Adam Schmidt, Robotiq’s Director of Sales for Americas, will present the keynote "8 Key Learnings in CNC Machine Tending Cell Deployment From 13 Years of Experience." The company’s Expo booth is a rich educational experience with both eLearning programs and demos featuring solutions and products Robotiq provides to simplify the design and programming of a CNC machine tending cell deployment.

Manufacturers visiting UR+ partner New Scale Robotics’ Expo booth will learn the benefits of enhanced machine tending with real-time part measurement. The company’s UR+ certified Q-Span Workstation Kits powered by UR3e cobots combines part handling, QC measurements, and data logging for small parts.

Cobots never staying idle and always monitored

Moving cobots between different machining cells presents a whole new set of programming and logistical complexities that can be overwhelming at first. UR+ partner Flexxbotics’ mission is to free robots from being fixed in place. At the Expo, Flexxbotics will show attendees how the Flexx Connect product platform provides localization and communication tools to redeploy UR cobots on multiple jobs and stations, driving up the utilization rate of the robot while reducing the time needed to achieve a positive ROI.

Remotely monitoring the cobot is another key to machine uptime. In the live demo "Do you know what your cobot is doing right now? Get your cobot to tell you in less than 10 minutes," UR OEM partner Hirebotics will show how using the company’s software platform Beacon allows manufacturers full monitoring capabilities by cloud-connecting their cobots through a smartphone app to maximize productivity. Through Beacon, manufacturers get real-time access to program variables, IO, and log files while receiving alerts if production is down.

“The innovation happening right now within cobot-powered machine tending operations is phenomenal. We look forward to sharing these solutions with Expo attendees soon,” says Universal Robots’ Joe Campbell.

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MC Omron Tradtional Factories have Data Needs Too 1 400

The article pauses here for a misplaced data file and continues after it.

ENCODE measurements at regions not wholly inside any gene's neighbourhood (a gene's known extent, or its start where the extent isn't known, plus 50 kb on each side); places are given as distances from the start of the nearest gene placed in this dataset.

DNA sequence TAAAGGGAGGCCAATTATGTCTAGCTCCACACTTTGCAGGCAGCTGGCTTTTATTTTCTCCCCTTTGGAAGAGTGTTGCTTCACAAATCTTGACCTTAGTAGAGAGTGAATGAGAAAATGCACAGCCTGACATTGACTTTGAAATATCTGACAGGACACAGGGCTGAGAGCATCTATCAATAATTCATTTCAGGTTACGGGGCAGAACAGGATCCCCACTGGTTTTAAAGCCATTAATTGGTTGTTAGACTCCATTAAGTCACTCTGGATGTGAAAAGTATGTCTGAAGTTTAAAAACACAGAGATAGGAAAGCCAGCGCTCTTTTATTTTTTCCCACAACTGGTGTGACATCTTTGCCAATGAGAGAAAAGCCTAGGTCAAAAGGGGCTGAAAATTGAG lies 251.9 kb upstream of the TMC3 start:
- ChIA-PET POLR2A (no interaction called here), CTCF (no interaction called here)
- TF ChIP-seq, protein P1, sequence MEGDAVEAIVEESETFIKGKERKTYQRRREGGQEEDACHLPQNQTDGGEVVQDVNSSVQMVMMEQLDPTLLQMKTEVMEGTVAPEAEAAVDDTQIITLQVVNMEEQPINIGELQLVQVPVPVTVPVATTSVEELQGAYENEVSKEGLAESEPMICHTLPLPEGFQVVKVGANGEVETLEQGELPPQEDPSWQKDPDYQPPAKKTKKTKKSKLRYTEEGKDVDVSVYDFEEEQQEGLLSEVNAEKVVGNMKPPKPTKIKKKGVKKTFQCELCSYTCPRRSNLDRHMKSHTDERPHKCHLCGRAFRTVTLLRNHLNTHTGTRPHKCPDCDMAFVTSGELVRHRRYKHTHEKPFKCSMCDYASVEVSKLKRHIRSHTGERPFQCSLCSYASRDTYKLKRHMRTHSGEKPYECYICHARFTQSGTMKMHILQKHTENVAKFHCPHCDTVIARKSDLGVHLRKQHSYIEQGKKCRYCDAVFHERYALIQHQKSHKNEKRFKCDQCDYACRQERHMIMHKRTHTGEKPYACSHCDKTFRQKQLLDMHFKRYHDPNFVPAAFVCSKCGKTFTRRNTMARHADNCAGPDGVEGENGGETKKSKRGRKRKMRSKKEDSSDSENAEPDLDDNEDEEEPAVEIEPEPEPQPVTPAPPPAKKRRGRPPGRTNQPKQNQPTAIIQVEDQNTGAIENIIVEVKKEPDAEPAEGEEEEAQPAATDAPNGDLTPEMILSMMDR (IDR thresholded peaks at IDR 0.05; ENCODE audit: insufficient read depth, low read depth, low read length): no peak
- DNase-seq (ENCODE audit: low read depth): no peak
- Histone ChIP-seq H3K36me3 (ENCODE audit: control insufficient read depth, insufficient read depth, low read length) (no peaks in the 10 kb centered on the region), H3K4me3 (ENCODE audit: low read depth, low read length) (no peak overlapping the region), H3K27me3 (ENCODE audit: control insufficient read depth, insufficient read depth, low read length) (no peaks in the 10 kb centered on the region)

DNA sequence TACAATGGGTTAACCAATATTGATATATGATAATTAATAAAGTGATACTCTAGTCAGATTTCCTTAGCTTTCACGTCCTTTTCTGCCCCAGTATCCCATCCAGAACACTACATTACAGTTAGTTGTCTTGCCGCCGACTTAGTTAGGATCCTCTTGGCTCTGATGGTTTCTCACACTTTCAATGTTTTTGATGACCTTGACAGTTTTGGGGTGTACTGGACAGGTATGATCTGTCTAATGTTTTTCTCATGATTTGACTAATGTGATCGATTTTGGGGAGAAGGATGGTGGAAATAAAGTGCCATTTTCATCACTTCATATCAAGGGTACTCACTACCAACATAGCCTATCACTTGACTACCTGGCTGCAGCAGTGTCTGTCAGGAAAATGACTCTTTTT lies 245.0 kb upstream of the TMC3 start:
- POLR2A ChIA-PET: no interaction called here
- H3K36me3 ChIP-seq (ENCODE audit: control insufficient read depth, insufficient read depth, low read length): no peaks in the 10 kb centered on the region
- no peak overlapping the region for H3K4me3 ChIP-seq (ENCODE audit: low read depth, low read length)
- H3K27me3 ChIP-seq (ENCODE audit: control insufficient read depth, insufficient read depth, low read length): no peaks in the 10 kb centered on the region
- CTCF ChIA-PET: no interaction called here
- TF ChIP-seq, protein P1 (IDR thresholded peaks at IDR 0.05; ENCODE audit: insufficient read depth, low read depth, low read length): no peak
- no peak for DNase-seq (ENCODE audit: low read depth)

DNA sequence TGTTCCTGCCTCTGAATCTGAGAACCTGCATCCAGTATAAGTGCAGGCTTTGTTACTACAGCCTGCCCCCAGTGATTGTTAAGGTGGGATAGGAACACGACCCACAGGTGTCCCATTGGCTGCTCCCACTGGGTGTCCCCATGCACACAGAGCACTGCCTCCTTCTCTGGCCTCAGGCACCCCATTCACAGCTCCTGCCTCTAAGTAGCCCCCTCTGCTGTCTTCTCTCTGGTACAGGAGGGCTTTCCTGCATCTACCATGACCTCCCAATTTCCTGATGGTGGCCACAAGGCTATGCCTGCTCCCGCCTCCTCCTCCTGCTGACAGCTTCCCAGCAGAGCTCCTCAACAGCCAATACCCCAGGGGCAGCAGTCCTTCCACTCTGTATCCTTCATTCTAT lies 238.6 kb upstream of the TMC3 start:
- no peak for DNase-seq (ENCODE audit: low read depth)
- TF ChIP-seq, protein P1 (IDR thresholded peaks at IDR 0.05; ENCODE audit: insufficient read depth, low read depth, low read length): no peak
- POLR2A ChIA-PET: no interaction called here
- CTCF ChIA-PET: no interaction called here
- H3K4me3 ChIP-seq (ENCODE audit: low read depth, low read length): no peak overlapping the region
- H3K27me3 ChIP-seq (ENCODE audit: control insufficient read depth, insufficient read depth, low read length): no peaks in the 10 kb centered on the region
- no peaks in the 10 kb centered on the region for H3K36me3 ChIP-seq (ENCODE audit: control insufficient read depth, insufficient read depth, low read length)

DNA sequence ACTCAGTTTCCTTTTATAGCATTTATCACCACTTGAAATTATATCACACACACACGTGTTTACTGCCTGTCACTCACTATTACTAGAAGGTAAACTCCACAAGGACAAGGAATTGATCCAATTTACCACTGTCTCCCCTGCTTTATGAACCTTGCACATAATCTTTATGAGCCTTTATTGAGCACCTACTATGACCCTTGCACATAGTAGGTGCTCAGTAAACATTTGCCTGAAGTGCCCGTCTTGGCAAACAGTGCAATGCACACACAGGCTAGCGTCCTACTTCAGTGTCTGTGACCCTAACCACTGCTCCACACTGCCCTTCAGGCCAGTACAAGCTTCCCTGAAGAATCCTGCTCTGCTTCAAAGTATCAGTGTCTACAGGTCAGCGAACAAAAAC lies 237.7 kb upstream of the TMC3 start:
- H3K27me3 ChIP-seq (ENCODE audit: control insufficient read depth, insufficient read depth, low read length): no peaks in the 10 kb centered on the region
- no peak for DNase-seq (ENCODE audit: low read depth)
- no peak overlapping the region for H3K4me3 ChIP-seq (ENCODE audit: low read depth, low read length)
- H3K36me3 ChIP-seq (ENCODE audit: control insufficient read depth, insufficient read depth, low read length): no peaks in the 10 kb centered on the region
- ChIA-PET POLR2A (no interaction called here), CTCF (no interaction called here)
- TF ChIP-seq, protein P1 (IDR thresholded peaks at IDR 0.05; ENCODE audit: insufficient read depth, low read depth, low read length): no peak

The right tools and tech can enable advanced predictive maintenance, bottleneck prevention and optimization. Find out how digitalization is bridging the gap between legacy systems and Industry 4.0.
 
Without a doubt, digitalization is setting high standards for efficiency and throughput in production. Today, as manufacturers move ever closer to Industry 4.0, the question has increasingly shifted from ‘if’ to ‘when’ production companies will be able to make use of the data being generated with every piece that comes off the line. How do traditional companies take the first steps to digitalization and put that data to work? How do they make the move to unlocking the potential in every production system to improve and optimise their output? And what is the simplest way to harness the power of cloud computing and artificial intelligence at the edge?
 
As we know, not every modern factory is a greenfield high-tech showroom with pristine workers in lab smocks. In fact, many of them may not even be all that modern, but that doesn’t mean they shouldn’t benefit from the modern tools, processes and best practices that are the hallmarks of a productive and successful factory. In this journey to modernity, digitalization has become a vital bridge, enabling owners and production directors to begin harvesting the data that can provide vital clues to enhancing production.
 
Start with Sensors
As new standards of efficiency and quality become the norm, those seeking a competitive edge are turning increasingly to digitalization. Sensors (from very simple to highly complex) can be incorporated into all types of production lines, to measure everything from unit temperature and speed to output shape and size, weight and hardness and most everything in between. Sensors can form part of a wireless network, sending signals remotely, or can be connected directly into an existing production system, depending on the needs of the factory.